If that’s not a reasonable expectation, it falls to humanist academics who understand themselves and their projects in these terms to fill in a missing piece of their argument. How and why did humanist intellectuals become so strongly located within and wholly dependent upon the American academy and its particular institutional norms? And no fair describing that process as a process of subjugation, loss, capture or domestication, because any of those labels imply that the real priority of humanists should be to seek emancipation from academic institutions, not the preservation of their position within them. This rhetoric inevitably has to be about conservation, stewardship, the protection of an inheritance, a belief that something wonderful happened when humanists came inside the ivy-covered walls and left their starveling Parisian garrets, that a good middle-class salary and benefits enabled some new possibilities for humanists which should be valued by the society at large, which is paying for those possibilities in some way or another. (A side note: good luck describing that value in terms that don’t end up appearing instrumental or extrinsic.) Even more importantly, a humanist taking up this position has to argue that at some point in the not too distant past, those possibilities were so valued. Otherwise, why complain now of the encroaching menace of instrumentalism and managerialism? This is a stance that is very ill-served by the donning of a sackcloth and ashes, that should not complain of eternal marginalization and exclusion, nor crown itself in thorns. If it makes any sense at all, this is an argument about what the humanities gloriously achieved after 1945 by observing more and more specific kinds of disciplinary forms, by professionalization, by participation in and responsibility to institutional life, by coupling the production of intellectual work to the education of most young people rather than the instruction of a small privileged elite. This is an argument made from a presumed center, even if perhaps one which believes it is time to re-center humanistic practice in academic institutions.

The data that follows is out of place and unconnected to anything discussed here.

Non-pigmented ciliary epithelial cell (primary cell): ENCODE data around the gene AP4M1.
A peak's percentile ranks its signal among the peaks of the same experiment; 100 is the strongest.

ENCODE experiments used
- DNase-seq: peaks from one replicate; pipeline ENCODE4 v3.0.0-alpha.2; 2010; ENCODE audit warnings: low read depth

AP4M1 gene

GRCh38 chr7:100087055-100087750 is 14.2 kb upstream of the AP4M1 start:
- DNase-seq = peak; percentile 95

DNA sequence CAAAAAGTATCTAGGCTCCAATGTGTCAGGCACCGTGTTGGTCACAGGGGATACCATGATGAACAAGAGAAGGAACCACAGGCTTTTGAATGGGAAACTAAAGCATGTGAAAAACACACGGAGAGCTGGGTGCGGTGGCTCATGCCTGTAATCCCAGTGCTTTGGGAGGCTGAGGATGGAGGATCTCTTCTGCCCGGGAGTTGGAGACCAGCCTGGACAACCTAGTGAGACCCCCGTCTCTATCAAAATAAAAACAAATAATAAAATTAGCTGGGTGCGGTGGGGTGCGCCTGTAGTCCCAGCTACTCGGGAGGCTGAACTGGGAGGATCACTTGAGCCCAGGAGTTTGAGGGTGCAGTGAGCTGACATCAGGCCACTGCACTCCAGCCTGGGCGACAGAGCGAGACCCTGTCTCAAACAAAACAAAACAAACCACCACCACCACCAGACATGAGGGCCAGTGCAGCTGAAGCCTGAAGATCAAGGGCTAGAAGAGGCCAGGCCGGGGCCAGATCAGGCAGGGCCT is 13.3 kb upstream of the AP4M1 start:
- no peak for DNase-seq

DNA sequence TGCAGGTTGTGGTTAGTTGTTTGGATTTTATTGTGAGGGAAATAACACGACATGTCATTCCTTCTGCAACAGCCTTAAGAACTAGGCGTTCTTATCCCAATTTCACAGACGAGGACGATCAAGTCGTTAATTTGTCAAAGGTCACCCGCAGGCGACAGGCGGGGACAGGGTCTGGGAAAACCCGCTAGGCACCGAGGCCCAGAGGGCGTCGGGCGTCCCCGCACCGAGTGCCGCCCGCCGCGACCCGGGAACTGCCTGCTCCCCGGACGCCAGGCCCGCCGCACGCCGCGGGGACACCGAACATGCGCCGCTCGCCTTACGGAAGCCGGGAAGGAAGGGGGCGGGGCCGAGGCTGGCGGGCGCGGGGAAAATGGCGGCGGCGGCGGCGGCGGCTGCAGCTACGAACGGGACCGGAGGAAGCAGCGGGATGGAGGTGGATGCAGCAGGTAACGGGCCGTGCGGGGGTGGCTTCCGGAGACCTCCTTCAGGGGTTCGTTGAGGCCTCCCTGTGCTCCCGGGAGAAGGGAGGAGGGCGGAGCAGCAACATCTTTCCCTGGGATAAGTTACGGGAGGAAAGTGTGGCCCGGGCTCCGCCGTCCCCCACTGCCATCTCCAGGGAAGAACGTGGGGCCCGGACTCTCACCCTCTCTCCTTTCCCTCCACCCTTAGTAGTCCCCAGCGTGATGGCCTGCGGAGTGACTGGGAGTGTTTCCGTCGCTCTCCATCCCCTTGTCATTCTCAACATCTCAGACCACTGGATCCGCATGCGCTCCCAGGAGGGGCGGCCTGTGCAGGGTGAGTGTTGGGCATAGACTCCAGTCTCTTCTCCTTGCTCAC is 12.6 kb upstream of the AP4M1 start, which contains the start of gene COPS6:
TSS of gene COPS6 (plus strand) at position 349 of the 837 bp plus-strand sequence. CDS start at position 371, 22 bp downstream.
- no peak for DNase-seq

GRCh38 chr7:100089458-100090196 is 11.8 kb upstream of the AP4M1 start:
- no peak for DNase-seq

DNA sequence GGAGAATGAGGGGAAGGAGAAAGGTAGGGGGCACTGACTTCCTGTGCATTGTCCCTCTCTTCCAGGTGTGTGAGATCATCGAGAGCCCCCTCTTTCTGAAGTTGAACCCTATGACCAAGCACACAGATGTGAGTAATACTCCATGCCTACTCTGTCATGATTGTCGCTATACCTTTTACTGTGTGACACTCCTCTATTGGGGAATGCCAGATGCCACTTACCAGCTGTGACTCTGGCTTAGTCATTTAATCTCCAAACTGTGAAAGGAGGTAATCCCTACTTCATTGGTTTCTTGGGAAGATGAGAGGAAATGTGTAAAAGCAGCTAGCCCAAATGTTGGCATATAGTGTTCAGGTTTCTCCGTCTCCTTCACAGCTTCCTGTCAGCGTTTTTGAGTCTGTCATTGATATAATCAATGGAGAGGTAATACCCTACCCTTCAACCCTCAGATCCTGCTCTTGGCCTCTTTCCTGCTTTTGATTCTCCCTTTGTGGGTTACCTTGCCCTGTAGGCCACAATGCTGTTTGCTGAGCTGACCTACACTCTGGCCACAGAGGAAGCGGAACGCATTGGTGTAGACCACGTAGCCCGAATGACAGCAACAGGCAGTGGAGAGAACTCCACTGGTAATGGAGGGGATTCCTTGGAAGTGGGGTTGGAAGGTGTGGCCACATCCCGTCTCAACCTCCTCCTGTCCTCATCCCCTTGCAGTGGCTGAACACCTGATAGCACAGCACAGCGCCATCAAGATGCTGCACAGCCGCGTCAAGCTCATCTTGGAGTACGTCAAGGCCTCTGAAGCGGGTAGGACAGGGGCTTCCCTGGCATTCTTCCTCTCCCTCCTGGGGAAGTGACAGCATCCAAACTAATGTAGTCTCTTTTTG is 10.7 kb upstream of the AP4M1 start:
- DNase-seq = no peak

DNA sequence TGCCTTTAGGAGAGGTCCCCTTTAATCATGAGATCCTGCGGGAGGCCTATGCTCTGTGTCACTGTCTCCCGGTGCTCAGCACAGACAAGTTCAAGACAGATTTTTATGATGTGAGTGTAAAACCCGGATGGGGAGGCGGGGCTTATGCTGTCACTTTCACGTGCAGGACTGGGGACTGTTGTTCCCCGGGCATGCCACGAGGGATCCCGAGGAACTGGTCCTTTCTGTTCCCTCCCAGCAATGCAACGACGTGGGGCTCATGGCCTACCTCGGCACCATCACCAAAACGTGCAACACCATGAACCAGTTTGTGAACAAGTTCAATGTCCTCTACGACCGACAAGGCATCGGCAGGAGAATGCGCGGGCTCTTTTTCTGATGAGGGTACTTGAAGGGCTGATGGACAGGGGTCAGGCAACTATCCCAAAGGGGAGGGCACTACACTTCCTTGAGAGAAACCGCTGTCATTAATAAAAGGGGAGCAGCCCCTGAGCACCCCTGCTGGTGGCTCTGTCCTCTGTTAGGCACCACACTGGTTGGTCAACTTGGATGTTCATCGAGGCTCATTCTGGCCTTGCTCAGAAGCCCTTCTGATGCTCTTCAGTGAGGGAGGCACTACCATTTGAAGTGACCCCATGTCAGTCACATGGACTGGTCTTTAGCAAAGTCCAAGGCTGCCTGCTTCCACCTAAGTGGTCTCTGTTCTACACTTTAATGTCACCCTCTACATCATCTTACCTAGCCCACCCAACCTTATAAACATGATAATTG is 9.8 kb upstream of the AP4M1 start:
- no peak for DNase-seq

I suppose it’s clear that I think this is the wrong road to travel. I think we can learn a lot from recognizing that many admirable humanist intellectuals have carried out their work outside of or at a distance from the norms of contemporary disciplines within the humanities. The lesson in that is not that the humanities in the academy are disposable, absolutely not. It might be, on the other hand, a sign that the contemporary disciplinary and institutional specificity of the practice of humanists in the American academy isn’t a necessary condition of vigorous, challenging and desirable humanistic work within contemporary universities and colleges. There are other ways to skin that cat. It might even be that intellectual work by humanists as my more traditionalist friends defend it is best served by much looser structural and organizational practices than in other divisions of academic work, that this would bring the practice of humanistic scholarship inside of the academy more in line with the deeper history of this kind of intellectual work. And maybe, just maybe, that move would also solve much of the much-fretted about “crisis of the humanities” by permitting a reconnection or reacquaintance between wider publics and humanist intellectuals.